Why is Clean Code important?
Code which is not well written is hard to read and understand. It’s a mess. Working with a mess is hard and prevents programmers from making changes easily. If not tidied up it will eventually deteriorate into unsupportable goop and you can’t sell goop. This is why Clean Code is important.
Robert C. Martin tries to answer some questions with his book Clean Code. Why do software projects become harder and harder to change and modify? Why does our productivity drop as the project goes from release to release? Robert explains that it happens because programmers write bad code. There is no one else to blame but the ourselves. If we write a mess we can’t continue to go fast like we were able to at the start. By reading his book, I hope to learn how to write clean code which in turn should allow me to be more professional when I write code.
What is Clean Code?
“Clean code is code that looks like it was written by somebody who cares.”
– Michael Feathers
“You know you are reading clean code when each routine that you read is pretty much what you expected.”
– Ward Cunningham
Some Practical Refactoring Tips
“Classes hide in long functions.”
Robert means that when you look at a long function which uses lots of variables in various different (functional) ways then you’re probably looking at a piece of code which should be a class. The suggested approach is to take that code and move it into its own class before further refactorings. The original function still exists but instead it just creates an instance of the new class and calls “invoke()”. The new invoke() method simply contains the moved code block. This is part of the refactoring technique – the invoke() method can be renamed later once the purpose of the class is well-defined to something which will be clear to any reader of the code. So after this step, you have a block of code in the invoke() method of a new class. The next step in the refactor is to move the variables used in this function out and make them class members. This can be done one variable at a time. At the same time, the large invoke() method can be broken up into methods which do one thing (next bullet point). I think this sounds like a great tip. I’ve often wondered where to begin when refactoring code. At work I have a class which is several thousand lines long and has lots of really long methods. It’s calling been calling out to be refactored for some time! I intend to use this practical piece of advice on that class.
“Lots and lots of little well-named functions will save the team lots of time in the long run.”
Well-named functions act as littles sign-posts within your code and make your code much more navigable to other developers. Its rare that you work on a project on your own – and even if you do those well-named functions will guide your future self through the code when you come back to it and you inevitably will.
“Functions should only do one thing”
However how do you know when a function does one thing? He explains that you should “extract until you drop”. This means that if you can extract functionality from a function you should. Otherwise that function is by definition doing more than one thing.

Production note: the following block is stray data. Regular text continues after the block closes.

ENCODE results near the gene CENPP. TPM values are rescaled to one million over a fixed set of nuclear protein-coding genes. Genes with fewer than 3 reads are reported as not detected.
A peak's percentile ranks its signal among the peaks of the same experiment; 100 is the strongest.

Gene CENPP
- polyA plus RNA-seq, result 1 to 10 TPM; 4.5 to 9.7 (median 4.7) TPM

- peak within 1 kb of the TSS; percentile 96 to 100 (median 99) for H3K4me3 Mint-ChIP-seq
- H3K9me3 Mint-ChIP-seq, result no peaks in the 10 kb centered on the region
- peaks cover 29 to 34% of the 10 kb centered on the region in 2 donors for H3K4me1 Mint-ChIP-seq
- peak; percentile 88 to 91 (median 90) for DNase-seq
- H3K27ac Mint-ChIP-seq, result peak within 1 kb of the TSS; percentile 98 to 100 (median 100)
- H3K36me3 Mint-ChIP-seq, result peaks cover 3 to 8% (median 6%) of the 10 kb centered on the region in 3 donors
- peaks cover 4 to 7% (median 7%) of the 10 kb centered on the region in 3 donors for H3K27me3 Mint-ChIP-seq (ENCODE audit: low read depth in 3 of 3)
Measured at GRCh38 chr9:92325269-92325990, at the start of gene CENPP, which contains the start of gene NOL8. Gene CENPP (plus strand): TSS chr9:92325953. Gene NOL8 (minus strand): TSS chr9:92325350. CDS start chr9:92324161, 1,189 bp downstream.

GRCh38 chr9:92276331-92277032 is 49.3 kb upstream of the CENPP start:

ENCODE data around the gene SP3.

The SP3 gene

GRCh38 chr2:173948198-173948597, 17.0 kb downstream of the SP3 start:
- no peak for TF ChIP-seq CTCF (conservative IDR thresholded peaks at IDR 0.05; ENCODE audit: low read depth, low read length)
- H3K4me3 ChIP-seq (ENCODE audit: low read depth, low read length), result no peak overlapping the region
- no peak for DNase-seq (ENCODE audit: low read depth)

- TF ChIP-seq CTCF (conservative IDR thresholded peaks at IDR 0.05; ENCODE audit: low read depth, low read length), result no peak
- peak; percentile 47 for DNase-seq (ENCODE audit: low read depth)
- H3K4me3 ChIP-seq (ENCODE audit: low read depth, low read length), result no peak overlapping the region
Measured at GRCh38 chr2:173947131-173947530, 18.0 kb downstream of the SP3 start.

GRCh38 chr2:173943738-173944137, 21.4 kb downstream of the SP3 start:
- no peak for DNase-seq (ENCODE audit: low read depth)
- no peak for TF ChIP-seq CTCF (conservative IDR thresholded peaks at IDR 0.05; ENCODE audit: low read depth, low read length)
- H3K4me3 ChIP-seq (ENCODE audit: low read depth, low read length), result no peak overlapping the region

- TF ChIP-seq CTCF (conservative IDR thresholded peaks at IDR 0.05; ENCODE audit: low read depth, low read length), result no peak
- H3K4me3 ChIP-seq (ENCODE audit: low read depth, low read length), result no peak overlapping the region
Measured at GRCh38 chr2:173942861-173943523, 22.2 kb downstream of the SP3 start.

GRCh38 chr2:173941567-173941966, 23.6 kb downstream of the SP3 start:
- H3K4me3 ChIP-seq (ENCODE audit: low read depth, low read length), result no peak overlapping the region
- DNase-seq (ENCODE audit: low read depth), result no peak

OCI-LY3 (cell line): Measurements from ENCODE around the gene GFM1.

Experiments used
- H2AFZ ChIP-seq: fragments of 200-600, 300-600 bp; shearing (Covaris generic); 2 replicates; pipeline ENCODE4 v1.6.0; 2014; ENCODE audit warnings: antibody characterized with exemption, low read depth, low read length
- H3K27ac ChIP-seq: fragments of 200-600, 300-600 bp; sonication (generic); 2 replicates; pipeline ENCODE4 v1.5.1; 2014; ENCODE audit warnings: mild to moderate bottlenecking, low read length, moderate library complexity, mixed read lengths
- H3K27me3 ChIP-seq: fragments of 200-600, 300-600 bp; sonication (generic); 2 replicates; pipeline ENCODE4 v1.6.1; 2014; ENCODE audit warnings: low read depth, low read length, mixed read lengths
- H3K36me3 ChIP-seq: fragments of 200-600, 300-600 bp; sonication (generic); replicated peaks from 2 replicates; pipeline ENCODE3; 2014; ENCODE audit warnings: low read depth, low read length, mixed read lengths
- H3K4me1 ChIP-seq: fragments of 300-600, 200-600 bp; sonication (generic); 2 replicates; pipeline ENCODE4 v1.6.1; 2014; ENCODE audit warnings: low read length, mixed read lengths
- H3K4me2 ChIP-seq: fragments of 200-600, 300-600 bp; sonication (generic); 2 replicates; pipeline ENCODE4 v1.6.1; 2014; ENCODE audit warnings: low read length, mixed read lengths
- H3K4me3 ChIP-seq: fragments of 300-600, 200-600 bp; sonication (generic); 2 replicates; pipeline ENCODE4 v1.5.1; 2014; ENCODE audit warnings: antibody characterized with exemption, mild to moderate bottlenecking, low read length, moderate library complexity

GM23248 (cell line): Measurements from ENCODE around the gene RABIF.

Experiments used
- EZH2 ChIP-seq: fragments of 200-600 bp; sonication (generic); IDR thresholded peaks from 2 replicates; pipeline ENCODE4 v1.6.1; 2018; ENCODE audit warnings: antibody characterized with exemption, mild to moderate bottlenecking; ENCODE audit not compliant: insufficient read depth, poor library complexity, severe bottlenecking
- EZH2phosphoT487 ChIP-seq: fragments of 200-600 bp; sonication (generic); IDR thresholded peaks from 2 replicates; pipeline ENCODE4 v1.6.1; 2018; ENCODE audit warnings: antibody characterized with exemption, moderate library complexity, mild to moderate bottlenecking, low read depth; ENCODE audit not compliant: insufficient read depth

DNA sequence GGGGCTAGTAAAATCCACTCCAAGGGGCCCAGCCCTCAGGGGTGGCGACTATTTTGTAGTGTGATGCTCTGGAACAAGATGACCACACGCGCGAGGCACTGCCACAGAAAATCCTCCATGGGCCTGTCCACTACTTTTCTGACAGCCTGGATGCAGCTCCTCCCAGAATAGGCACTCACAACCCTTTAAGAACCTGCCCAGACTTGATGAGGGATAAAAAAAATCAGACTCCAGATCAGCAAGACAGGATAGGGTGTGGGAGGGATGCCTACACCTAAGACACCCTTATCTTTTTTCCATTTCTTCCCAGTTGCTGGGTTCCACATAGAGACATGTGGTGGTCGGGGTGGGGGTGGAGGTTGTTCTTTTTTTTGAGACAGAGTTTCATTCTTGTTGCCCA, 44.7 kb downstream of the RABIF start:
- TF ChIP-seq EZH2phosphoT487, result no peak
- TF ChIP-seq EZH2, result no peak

Show me an example!
I’ve watched him refactor long functions in a number of screencasts from his cleancoders.com series of videos. He rewrites code which has lots of indentation into short functions with well written names. He uses the IntelliJ IDE’s refactoring features heavily in his screencasts. These are built specifically to automate moving blocks of code around in useful ways, such as extracting a block of code from one function into a new function, or even a new class entirely if needed. I’m interested to find out if IntelliJ can be used in that way for C++, perhaps the Visual Studio plugin I use at work Visual Assist can be used in this way. However the key is knowing the techniques of refactoring.
He declares that the functions should be limited to 4 and at most 5 lines long. This he says helps to increase the readability of the code because you can’t fit heavily indented code into 4 lines of code!
At the end of the screencasts the code reads a lot better, by this I mean that there is minimal indenting, usually there is no need for curly braces around the contents of an if-block or a for loop. Switch statements are removed and replaced with polymorphic classes using the Template pattern.
Before refactoring code, Robert always has a set of automated regression tests. Its well known why he does this – to ensure the refactor he is about to perform doesn’t break the functionality of the existing code! I found one example particularity interesting. He was refactoring a single function which calculated prime numbers and outputted these numbers in a neatly formatted output. There were no existing unit tests for this code. So his approach was to run the function and capture a “golden” output for a set of inputs. He then wrote a test which called the function and checked that it produced this golden output. Another name for this test is a “Characterisation Test“. If it did then the test passed. It’s a novel approach to developing a suite of tests on-the-fly for a given piece of code you wish to refactor.
However these auto generated tests are rigid and fragile. Sure they tests the code, and will catch when you break something – but the tests were tied to how the data was outputted and formatted. In other words, if you wanted to change the formatting of the output your tests would break. In my view that means that once Robert was happy with the refactor of the Prime Number generator code he should go back and refactor his tests to make them clean also!